Source: Quarterly Review, 1858
The manufacture of percussion-caps. The first process in this light and delicate work is the stamping of sheet-copper into pieces of the required form to make the caps. For this purpose the copper is placed beneath the punch of the machine, and immediately it is put into action, small crosses of metal are seen to fall from it into a box in a continual stream, whilst the sheet itself is transposed by the punching process into a kind of trellis work. These crosses of equilateral arms are now transferred to another machine, which instantly doubles up the four arms, and at the same time so rounds them, that they form a tube just the size of the gun-nipple, and by a third operation of the same machine, a kind of rim is given to the free end, which makes the cap take the form of a hat.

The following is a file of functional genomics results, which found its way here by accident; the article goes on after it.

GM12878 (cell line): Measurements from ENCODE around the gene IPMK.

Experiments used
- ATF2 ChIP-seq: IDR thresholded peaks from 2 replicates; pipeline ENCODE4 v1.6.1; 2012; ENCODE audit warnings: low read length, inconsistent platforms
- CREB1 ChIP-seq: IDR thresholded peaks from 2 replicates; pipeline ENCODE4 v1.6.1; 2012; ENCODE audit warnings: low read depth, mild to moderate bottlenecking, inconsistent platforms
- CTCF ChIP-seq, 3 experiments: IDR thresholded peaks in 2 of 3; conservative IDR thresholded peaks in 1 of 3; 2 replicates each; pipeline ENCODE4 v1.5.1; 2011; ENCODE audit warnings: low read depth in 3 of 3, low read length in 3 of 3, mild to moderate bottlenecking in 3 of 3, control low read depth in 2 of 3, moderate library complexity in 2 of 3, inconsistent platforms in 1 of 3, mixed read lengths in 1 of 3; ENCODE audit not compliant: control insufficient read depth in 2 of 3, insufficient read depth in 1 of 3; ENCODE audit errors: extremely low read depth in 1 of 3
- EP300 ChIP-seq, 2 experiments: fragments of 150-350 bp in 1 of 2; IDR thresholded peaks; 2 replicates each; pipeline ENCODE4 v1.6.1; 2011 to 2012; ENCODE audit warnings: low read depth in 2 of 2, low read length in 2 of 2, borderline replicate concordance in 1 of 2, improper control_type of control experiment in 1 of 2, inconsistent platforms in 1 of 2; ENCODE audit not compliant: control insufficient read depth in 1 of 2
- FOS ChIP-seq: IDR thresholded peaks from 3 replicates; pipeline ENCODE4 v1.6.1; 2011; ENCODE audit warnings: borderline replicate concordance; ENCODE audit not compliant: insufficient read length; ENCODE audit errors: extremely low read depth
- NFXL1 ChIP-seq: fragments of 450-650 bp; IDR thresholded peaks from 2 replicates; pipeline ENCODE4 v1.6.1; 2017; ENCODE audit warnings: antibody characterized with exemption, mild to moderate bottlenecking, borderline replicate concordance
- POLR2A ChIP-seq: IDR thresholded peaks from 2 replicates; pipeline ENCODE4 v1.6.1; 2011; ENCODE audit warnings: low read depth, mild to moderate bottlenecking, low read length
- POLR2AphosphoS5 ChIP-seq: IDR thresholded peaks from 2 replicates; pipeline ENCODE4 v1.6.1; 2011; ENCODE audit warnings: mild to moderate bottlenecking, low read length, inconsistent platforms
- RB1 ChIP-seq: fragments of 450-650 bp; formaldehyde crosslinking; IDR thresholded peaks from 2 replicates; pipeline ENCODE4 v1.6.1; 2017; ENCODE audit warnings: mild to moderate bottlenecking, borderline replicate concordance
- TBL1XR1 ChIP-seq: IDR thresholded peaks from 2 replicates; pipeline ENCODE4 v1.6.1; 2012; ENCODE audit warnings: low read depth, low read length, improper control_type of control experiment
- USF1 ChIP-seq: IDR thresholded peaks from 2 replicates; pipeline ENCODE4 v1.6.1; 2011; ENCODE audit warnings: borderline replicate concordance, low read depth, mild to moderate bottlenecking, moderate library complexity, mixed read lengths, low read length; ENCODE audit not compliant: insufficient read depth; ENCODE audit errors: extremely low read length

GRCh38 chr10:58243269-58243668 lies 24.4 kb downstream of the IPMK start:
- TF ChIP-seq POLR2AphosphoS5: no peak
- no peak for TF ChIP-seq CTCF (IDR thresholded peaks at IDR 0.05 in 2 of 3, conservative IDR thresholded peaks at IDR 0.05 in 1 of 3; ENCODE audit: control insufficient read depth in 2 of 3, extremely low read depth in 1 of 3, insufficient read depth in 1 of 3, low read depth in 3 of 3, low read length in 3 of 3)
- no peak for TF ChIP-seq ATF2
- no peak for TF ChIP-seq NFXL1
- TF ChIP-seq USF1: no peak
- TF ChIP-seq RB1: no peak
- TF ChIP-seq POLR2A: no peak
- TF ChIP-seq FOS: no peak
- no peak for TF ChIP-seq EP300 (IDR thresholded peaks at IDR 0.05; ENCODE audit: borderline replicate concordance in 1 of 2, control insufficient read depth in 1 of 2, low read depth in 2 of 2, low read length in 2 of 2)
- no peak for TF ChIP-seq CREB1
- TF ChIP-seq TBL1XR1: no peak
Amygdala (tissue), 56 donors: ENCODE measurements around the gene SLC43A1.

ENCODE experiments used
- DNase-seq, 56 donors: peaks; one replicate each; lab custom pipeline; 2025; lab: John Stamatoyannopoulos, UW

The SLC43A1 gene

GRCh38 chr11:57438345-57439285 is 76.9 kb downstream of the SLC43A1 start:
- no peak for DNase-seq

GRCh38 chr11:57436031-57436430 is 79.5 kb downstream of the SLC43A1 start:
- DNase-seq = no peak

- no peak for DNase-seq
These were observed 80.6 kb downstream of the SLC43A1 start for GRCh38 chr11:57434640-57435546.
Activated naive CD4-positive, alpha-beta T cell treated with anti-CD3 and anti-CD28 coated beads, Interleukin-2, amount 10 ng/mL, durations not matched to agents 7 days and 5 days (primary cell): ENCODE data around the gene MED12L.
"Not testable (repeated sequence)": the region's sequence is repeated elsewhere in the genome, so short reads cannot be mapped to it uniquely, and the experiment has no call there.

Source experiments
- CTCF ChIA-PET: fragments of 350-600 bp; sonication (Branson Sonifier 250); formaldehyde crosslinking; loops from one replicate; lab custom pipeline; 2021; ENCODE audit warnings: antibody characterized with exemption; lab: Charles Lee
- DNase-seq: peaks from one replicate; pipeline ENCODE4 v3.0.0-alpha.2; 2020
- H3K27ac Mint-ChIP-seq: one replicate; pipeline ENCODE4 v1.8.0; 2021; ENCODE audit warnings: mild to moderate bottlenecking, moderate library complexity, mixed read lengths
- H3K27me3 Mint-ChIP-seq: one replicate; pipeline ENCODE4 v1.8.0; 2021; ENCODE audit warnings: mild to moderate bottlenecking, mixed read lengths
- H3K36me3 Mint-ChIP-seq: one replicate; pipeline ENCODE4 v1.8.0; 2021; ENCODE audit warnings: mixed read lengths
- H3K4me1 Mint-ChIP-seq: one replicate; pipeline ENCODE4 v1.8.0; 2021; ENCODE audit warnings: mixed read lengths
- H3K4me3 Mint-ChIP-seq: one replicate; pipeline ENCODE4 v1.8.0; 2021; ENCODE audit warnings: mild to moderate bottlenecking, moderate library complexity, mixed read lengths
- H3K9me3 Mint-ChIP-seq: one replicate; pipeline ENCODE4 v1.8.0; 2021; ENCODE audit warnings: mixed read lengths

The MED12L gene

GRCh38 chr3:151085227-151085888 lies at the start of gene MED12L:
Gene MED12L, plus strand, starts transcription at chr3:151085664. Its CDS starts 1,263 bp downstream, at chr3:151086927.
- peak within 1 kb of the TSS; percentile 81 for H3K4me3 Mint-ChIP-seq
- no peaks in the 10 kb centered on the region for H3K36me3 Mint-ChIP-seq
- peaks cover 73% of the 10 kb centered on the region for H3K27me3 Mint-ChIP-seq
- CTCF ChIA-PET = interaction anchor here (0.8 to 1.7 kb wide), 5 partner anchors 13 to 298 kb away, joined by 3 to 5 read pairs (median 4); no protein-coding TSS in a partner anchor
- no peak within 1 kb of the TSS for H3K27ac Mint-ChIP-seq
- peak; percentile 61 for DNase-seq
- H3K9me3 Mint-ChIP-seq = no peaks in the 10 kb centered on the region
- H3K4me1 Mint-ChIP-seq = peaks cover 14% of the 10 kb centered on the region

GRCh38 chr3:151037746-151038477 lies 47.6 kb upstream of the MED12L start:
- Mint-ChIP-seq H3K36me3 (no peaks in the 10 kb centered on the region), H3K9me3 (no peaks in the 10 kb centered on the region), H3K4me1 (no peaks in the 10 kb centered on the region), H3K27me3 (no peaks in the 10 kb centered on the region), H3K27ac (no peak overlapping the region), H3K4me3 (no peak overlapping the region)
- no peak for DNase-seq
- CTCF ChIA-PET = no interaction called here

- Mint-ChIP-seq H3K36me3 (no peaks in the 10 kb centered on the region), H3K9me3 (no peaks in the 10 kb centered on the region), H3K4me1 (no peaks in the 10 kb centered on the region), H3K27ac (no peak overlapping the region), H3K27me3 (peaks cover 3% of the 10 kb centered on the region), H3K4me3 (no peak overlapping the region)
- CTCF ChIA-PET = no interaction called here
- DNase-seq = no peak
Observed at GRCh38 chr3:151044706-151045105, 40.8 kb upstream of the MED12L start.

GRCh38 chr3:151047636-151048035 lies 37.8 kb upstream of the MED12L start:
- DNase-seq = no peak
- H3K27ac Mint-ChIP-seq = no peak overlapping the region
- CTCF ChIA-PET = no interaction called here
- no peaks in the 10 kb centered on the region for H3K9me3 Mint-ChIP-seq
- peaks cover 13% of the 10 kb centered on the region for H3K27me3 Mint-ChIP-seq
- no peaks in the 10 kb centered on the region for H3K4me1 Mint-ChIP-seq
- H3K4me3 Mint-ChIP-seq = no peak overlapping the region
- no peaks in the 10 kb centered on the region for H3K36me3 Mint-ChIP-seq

This rim marks the difference between the military and the ordinary percussion-cap - the soldier, in the hurry and confusion of battle, requiring this guide to enable him to apply the proper end to the nipple. The metal portion of the cap completed, it is transferred to a man who fills it with detonating powder. As this is a very dangerous process, the artisan upon whom the duty devolves sits apart from the boys, who perform all the other work, for fear of an accidental explosion. To fix the fine dust in the cap, a very pretty machine is employed, which gets through its work with extreme rapidity. The caps are placed in regular rows in a frame work, to which is attached a lever, armed with as many fine points as there are caps in a single row. The motion given by the hand alternately dips these fine points into a tray of varnish, and then into each succeeding line of caps. When the varnish is dry, the powder is fixed and effectually protected from the effects of damp. The caps are now finished, and are ready for the boy who counts and packs them. Machinery is even employed to perform the part of Cocker, and with one gentle shake does the brain-work of many minutes. A frame is constructed, into which fit a number of small trays, each tray being pierced with seventy-five holes. Upon this frame the boy heaps up a few handfuls of caps, and then gives the whole machine a few jerks, and when he sees that every hole is filled with a cap, he lifts out each separate tray and empties it into appropriate boxes. In this manner he is enabled, with extreme rapidity, to count out his parcels of seventy-five caps, the regulation number served to each soldier with sixty rounds of ball-cartridge - the excess of fifteen being allowed for loss in the flurry of action. The British soldier's clumsy fingers are by no means well calculated for handling and adjusting such light articles.